The TV Star and Activist Reflects on His Journey
By Frank Rizzo
At age 68 in 2015, George Takei — most popularly known as Hikaru Sulu, helmsman of the USS Enterprise in the ’60s television series “Star Trek” — came out publicly as a gay man. It was a watershed moment because of the widespread popularity of the series and its subsequent film spinoffs. In February, Takei, who turns 83 in April, received International Festival of Arts & Ideas’ annual Visionary Leadership Award in New Haven. The award is presented “to a leader whose trailblazing work impacts the world.” I talked with Takei about his eventful life: when he was four and his family was imprisoned for nearly four years in internment camps during World War II because they were of Japanese heritage, then his career as an actor in stage film and television – but I most wanted to know what his life was like as a first-closeted and then as an out gay man. He lives in Los Angeles with his husband, Brad Takei. They have been together for 33 years. “The government imprisoned me for four years for my race; I imprisoned myself about my sexuality for decades,” he says. “You can’t imagine the kind of sentry towers you can build around your heart. Throughout most of my adult life, I was imprisoned behind invisible barbed-wire fences that had the sharp, hard barbs of prejudice against LGBTQ people.”
Q: When did you first think of yourself as gay?
A: The word “gay” was unknown to me [when I was young]. I was about eight or nine years old and I noticed the other boys would say things like, “Sally’s cute.” I thought Sally was nice but I didn’t get excited like they did. And in junior high school when Monica was blossoming out into womanhood, they would say, “Wow, Monica’s hot.” I didn’t feel the way they did. I thought Monica was nice, too, but it wasn’t anything to get excited about. But all I thought to myself was, Bobby was really so cute and had the sweetest smile. There were other kids in school who were kind of effeminate, carrying their books pressed to their chest, or had a slight swish, and the other boys would look down on them. I didn’t want to be one of those. I had prejudice against me already for having been in a prison camp, so I tried to act like the other boys. So I, too, went, “Yeah, Sally’s really nice.” But that was acting on my part. My imprisonment when I was a child was possible and rationalized because we were visibly different, and now I was discovering I was different in ways other than my Japanese face. But I didn’t want to be sneered at yet again, so I acted like the other boys. It wasn’t until into my teens that I heard the word “gay.” At that time, I thought I was the only one who felt the way I did. It was a gradual realization over a long period of time that I understood exactly what it was. That’s what most people don’t understand. You don’t suddenly become gay. It was a growing realization. At least for me.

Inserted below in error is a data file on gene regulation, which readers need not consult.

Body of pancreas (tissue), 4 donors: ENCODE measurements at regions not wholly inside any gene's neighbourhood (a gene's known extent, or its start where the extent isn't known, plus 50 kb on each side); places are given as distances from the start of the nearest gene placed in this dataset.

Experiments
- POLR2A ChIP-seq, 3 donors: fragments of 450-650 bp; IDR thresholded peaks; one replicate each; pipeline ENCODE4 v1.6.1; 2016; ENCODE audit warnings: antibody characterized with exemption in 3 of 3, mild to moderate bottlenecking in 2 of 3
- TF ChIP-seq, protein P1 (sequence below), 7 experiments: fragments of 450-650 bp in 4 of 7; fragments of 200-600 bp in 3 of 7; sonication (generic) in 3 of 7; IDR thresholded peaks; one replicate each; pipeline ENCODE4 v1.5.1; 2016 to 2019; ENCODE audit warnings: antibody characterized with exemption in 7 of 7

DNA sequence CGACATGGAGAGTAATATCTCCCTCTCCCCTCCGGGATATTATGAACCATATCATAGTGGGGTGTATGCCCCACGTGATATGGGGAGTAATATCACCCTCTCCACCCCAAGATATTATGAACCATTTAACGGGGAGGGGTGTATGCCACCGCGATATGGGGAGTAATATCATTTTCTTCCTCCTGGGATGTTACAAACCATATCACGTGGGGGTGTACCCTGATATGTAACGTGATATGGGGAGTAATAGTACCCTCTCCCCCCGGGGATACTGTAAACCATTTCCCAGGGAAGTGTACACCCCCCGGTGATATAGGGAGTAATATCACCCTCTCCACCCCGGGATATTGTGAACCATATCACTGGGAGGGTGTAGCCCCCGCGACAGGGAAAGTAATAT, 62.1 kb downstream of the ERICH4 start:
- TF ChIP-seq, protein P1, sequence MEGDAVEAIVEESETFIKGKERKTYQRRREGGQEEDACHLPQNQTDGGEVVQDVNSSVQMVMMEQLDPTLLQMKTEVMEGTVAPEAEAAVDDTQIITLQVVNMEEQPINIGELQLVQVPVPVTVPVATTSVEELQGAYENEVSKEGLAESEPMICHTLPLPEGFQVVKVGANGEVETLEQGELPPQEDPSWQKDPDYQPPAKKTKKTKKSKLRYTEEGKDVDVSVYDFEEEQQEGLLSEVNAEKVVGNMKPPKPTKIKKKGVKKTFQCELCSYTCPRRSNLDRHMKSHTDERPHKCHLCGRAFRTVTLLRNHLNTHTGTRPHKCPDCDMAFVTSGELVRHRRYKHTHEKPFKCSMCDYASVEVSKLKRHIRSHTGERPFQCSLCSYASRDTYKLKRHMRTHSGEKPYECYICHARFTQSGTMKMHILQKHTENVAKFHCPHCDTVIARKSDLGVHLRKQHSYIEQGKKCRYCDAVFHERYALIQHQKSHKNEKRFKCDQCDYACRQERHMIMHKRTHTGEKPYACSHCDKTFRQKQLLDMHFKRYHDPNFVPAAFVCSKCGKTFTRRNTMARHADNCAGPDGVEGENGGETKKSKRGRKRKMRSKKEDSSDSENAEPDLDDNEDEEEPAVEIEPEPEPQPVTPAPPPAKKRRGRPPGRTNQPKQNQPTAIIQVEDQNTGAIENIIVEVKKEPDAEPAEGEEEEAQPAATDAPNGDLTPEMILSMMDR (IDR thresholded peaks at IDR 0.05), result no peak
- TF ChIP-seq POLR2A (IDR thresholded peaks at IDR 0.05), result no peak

Q: When was your first sexual experience?
A: I was 14 at summer camp and there was this good-looking, blond camp counselor and he wore tight T-shirts and he had a good build. What struck me about him was – you know when blond people get tanned and their forearm hair turns a shiny, glistening yellow? That to me was sexy. One night he came to my cabin and started toying with me and he exposed himself to me and I was excited by that. My first one was this golden Greek god.
Q: Sulu was kind of a sex symbol, too. In one episode of ‘Star Trek’ he was shirtless and brandishing a sword. Did you get fan mail?
A: I did, and one was really rather creepy [and enclosed something disgusting] and sent from Brooklyn. So whenever I was in New York City, I was always skittish about going to Brooklyn. (Laughs.)
Q: Did you wish Sulu was gay?
A: For the most recent “Star Trek” motion picture in 2016, they recast a younger actor, John Cho, as my character, and the writers were planning to honor me for my activism with LGBTQ issues by making Sulu gay and they asked me what I thought about it. I asked them to let me think about it. Then I thought Sulu was created as a straight character because he could not be gay [when the series ran in the 1960s]. In fact, Sulu had a daughter who became a helmsman in “Star Trek: The Next Generation.” But rather than me being honored, the right person to pay tribute to was Gene Roddenberry, who created the show with Sulu being straight, so I felt that would not be honoring him. The real tribute should be to Gene. The writers could have created a new character who lived in the 23rd Century as a gay man, and how that was an asset to the fleet because he saw things from another vantage point. But they didn’t. I once told Gene, “You’re breaking new ground here with the series,” because up until then, Asians were always portrayed in stereotypes, and here for the first time was an Asian character who was a proud member of the leadership team and the best helmsman in the Starfleet – who also had a great build.